I hope I end up teaching a class of 5th class girls some year so that I can read these books with them! There is just so much scope. Unfortunately I doubt I’d get away with it in most Catholic Schools, with the many references to Wicca (although not in a religious context) and what with the descriptions of magic and spells being so suspiciously accurate!
‘But wait! How do YOU know if it’s accurate?’ I hear you cry. Well, I’m a witch! So there! And I think that qualifies me to tell you that Erika is on to something great here with this series.
First off, although the book appears to be set nowhere in particular, there is a definite sense that these young teenage girls are Irish girls. They’re represented artfully and realistically, rather than stereotypically, and yet they possess and innocence that makes the book conveniently suitable for primary classes, and sort of reminds me of my first coven, not that the results of our spells were ever so dramatic!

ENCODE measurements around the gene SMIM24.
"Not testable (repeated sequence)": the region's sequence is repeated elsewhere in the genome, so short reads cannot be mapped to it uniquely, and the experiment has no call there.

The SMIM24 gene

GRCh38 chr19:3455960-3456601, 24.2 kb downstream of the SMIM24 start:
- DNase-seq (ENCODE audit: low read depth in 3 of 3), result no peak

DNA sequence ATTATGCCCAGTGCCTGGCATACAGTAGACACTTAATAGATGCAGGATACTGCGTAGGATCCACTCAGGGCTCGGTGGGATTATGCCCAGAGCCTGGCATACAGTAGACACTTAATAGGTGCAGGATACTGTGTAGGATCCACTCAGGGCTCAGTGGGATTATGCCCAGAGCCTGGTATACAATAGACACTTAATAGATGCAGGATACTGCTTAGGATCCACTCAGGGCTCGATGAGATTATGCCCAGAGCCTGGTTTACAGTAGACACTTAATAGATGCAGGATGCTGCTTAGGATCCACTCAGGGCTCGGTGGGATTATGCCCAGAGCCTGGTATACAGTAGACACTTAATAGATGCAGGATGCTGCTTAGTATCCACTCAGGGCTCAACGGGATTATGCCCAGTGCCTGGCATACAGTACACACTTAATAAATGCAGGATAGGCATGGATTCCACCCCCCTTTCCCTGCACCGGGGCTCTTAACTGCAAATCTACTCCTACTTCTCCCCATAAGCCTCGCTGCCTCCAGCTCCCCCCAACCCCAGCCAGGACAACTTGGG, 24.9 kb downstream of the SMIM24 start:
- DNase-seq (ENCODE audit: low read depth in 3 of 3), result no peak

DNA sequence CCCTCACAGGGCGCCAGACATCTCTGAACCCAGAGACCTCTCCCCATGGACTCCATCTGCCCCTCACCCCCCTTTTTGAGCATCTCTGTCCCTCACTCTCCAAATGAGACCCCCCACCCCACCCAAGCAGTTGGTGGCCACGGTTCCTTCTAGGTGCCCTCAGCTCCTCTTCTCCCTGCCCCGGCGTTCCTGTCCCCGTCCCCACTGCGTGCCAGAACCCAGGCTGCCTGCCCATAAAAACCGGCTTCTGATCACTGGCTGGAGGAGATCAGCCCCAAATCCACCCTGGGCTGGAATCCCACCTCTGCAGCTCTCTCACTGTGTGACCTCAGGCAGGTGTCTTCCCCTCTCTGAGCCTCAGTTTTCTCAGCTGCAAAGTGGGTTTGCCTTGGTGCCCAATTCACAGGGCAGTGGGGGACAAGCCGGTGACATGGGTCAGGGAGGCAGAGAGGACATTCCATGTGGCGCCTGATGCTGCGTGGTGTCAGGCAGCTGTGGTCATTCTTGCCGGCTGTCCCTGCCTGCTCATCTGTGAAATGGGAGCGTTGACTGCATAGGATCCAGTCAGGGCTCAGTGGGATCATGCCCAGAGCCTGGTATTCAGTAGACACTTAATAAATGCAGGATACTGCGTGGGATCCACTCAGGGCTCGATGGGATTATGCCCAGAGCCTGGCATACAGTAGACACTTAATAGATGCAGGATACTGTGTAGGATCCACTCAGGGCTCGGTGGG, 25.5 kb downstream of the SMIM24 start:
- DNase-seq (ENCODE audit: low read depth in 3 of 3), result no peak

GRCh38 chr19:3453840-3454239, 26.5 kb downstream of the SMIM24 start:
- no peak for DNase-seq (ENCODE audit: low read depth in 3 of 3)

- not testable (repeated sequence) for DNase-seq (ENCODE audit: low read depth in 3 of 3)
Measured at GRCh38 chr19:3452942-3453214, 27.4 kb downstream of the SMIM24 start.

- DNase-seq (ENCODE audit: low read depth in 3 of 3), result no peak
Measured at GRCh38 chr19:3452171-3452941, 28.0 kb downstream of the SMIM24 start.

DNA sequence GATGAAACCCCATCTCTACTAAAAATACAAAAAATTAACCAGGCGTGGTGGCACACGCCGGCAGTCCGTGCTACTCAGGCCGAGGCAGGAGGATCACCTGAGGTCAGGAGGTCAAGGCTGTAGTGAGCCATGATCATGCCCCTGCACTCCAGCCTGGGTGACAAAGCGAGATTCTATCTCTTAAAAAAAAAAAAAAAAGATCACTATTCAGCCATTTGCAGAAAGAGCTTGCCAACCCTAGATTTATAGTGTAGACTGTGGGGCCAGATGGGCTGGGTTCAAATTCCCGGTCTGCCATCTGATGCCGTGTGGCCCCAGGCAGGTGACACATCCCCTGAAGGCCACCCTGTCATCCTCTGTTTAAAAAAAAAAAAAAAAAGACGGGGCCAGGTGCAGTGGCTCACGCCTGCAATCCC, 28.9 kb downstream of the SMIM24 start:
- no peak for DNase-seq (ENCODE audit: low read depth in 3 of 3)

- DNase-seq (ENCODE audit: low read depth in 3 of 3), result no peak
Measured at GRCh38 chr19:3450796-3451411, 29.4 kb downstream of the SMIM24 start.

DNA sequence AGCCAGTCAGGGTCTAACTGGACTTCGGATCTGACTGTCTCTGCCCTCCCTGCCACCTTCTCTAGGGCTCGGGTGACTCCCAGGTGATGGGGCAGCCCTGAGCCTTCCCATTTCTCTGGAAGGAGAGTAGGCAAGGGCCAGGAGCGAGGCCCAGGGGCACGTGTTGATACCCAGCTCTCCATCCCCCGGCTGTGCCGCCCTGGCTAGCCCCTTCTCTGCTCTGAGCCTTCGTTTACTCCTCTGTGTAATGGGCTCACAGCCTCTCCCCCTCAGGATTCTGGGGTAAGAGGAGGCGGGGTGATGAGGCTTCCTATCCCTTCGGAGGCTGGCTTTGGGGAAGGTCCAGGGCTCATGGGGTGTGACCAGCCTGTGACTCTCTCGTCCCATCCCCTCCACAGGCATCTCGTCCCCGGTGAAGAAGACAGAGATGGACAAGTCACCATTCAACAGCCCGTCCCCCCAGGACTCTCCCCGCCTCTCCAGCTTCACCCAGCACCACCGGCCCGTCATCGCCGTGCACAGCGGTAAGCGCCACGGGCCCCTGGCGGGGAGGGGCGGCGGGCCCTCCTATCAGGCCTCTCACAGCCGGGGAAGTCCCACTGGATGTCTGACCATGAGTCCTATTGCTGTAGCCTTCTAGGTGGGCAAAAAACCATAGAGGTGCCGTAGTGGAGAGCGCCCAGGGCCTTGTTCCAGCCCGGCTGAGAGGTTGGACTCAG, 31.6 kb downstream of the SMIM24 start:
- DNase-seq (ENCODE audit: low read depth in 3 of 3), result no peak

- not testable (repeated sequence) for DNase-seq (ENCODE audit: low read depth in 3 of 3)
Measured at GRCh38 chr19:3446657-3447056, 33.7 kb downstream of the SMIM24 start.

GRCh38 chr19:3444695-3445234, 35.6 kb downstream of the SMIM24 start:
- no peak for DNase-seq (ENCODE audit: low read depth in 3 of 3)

The spells, and their outcomes are genuinely very unique and imaginative, which is not easy to do these days, with all the teen fantasy books vying for our attention (Thanks J.K.).
So here’s the taster! This sequel to The Demon Notebook begins in a much more light-hearted vein than its predecessor, with the five friends being schooled in magical theory by two senior witches, Their French teacher, Ms. Lemon and Vera (The Cat Lady) Quinlan. The girls are bored to tears being forced to memorise long lists of herbs without any promise of ever being allowed to attempt an actual spell. Then the glamorous Ms. Gold arrives in their school and turns the fruitless arrangement upside-down by promising to teach the girls to create clouds of golden butterflies, change their appearance at will and even to fly.
Before long, however, the inevitable happens and McGann’s writing returns to its wonderfully dark edge when a time-travelling spell goes horribly wrong, and Grace finds herself being stalked by a faceless hooded figure with a vendetta against all witches.